Phase 2 is a nine-day residency at an EBV university where students are exposed to over 30 accomplished entrepreneurs and entrepreneurship educators from across the U.S. The residency includes more than 80 hours of instruction in the “nuts and bolts” of business ownership. This particular phase is intense, and designed to both educate and motivate.
Phase 3 involves 12 months of support and mentorship delivered through the EBV Post Program Support, a robust, comprehensive network of mentors, resources and national partnerships.
The EBV is designed to open the door to business ownership for veterans by 1) developing them skills in the many steps and activities associated with launching and growing a small business, and by 2) helping them leverage programs and services for veterans and people with disabilities in a way that furthers their entrepreneurial dreams.
Other programs offered by IVMF in the same vein as EBV include Entrepreneurship Bootcamp for Veterans’ Families and EBV Accelerate. The Entrepreneurship Bootcamp for Veterans’ Families (EBV-F) is an education and self-employment training program founded in 2010 and expanded to Florida State University in 2012. The Entrepreneurship Bootcamp for Veterans’ Families program offers small business training for military spouses and family members, or a surviving spouse of a military member who gave his or her life in service to our country. The Entrepreneurship Bootcamp for Veterans’ Families offers training tailored to military family members with caregiving responsibilities to launch and grow small businesses from home.
The Entrepreneurship Bootcamp for Veterans’ Families program is designed to take advantage of the skills, resources and infrastructure of higher education to offer cutting-edge, experiential training in entrepreneurship and small business management. The program leverages the flexibility inherent in small business ownership to provide a vocational path forward for military family members. The Entrepreneurship Bootcamp for Veterans’ Families integrates training in entrepreneurship with caregiver and family issues, positioning participants to launch and grow a small business in a way that is complementary or enhancing to other family responsibilities. The EBV-F program operates on a rolling admissions process, so they are always accepting applications and will process them in the order they are received.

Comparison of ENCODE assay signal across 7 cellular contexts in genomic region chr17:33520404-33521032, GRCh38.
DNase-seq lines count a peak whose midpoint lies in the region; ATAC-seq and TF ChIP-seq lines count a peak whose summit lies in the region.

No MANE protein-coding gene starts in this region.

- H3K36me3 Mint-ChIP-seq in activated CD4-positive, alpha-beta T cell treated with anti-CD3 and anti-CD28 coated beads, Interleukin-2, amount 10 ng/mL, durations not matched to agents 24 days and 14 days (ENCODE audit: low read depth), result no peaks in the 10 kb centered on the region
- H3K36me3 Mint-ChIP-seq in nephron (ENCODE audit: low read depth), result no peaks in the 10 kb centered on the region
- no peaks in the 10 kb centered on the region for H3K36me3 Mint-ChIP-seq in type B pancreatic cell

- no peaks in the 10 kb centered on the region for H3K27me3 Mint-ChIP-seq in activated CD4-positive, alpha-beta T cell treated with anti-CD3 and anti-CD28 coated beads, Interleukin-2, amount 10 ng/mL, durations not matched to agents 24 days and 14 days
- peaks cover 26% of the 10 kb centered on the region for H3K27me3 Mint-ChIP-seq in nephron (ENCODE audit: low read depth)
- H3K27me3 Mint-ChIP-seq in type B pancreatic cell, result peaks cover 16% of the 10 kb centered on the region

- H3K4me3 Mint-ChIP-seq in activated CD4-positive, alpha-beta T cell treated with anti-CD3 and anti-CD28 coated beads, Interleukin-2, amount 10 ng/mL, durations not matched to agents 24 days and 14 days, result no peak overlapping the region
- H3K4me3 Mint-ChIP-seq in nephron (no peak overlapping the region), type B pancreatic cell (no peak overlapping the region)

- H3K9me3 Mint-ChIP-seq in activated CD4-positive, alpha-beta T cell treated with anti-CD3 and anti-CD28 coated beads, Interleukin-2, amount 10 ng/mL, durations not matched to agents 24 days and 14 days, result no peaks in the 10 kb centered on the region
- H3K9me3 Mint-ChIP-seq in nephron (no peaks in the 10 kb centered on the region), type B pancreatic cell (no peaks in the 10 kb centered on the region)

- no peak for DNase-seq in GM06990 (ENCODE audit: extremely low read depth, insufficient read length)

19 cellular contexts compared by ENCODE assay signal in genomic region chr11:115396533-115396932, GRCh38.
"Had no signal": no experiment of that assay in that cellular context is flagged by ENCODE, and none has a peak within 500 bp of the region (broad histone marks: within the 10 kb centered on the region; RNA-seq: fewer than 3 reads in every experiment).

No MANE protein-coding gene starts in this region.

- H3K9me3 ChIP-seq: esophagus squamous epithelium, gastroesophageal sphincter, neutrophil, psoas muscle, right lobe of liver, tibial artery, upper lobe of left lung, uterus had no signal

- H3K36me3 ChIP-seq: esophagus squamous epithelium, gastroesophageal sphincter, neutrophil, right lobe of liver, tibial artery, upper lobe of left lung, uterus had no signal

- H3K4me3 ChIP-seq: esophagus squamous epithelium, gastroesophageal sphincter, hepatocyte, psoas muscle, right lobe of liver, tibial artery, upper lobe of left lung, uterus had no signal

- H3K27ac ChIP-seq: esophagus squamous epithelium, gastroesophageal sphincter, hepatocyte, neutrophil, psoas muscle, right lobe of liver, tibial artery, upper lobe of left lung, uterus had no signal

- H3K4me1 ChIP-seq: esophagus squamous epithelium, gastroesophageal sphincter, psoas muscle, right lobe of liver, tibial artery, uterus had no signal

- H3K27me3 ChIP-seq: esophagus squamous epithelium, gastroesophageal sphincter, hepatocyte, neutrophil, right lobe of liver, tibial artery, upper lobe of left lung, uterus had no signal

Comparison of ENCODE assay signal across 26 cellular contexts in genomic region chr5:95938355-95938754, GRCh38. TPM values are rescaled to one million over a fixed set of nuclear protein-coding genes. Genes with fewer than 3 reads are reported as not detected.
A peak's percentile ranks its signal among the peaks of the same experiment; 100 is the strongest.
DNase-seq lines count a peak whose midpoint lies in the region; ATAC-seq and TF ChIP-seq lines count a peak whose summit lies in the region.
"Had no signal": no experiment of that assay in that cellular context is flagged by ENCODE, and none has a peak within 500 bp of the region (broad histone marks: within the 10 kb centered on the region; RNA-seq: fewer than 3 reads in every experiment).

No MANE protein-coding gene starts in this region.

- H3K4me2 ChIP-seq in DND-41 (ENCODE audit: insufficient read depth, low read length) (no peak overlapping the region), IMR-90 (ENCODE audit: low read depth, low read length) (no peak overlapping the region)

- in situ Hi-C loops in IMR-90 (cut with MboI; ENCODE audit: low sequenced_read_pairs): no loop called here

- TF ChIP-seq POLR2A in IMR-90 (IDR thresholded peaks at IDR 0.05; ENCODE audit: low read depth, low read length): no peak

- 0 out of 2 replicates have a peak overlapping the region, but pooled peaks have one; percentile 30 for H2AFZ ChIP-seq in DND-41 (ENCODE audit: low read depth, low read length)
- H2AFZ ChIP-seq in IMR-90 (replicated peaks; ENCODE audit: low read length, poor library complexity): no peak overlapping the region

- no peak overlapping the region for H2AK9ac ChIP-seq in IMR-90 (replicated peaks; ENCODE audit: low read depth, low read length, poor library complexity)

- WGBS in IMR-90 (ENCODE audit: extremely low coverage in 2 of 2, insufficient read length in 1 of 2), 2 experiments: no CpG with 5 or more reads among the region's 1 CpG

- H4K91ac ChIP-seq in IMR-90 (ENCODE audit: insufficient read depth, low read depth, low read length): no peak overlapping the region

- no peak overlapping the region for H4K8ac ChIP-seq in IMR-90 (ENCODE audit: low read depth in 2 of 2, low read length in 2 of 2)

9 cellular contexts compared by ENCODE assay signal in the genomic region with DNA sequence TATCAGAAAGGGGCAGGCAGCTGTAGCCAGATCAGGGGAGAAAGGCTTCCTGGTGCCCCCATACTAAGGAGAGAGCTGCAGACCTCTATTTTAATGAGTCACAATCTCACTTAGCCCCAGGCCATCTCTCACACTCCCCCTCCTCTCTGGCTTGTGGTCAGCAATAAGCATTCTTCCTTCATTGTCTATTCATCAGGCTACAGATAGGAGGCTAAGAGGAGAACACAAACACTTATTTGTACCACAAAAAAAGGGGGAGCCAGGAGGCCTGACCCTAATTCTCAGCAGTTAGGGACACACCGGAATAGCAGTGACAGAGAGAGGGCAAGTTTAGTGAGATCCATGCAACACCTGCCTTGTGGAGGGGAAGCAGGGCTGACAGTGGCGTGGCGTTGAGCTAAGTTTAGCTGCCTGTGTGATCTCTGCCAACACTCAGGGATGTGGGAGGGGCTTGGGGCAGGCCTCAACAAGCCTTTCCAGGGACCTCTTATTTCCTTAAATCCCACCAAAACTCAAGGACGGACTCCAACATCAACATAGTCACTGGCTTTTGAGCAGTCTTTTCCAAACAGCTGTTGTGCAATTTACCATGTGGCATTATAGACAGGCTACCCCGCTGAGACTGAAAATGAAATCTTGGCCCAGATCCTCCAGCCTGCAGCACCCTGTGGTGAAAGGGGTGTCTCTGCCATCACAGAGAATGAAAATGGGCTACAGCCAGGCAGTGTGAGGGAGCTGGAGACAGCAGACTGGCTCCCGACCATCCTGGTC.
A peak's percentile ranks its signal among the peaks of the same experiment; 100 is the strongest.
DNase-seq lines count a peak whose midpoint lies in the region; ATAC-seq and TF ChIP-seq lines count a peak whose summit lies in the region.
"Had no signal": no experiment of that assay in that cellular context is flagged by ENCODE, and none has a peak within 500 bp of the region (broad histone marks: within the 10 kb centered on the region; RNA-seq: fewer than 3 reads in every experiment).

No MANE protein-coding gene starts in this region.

Eligibility for participation in the Entrepreneurship Bootcamp for Veterans’ Families program is limited to a first-degree family member (spouse, parent, sibling, or adult child) of a post-9/11 veteran with a service-connected disability; a first-degree family member (spouse, parent, sibling, or adult child) of active duty military (including National Guard and Reserve); or a surviving spouse or adult child of a service member who lost their life while serving in the military post-9/11. The program is broken down in three phases: Phase I is a 30-day online, instructor-led business fundamentals and research course; Phase II is a 9-day residential training at a partnering EBV university; and Phase III is ongoing support, focused on small business creation and growth. The entire Entrepreneurship Bootcamp for Veteran’ Families experience, including travel and lodging, is offered without any cost to participants.
EBV Accelerate is a boot camp-style program focused on growth that tackles head-on topics such as the financial, management, marketing, and strategic planning challenges that established businesses face. EBV Accelerate is a 3-phase program that gives veterans that already have a successful business the tools and coaching to propel their business to the next phase: that of sustainable growth. Topics include acquiring growth funding, rebranding for expansion, determining a sustainable growth rate, establishing partnerships, managing cash flow, and more.
Eligibility for participation in the EBV Accelerate program: open to all veteran business owners, as long as 50% or more ownership is maintained by the veteran; in business for 3 or more years (recommended; must have financials); must employ 5 or more full-time employees; and the veteran business owner must have served active duty with honorable discharge or general discharge under honorable conditions. Graduates of other IVMF programs are eligible. This program is also offered in three phases: Phase I consists of two weeks of online instruction focused on business analysis; Phase II is a three-day residency during which participants will create a personalized action plan for their business; and Phase III involves resources to support the growth of the business. (Notes for Phase II: Monday & Friday are Travel Days, and the three-day residency is from Tuesday-Thursday; travel to the location is at the candidate’s cost; lodging and meals are provided for the participant during the three-day residency; and all program learning materials will be provided at no cost to the participant.)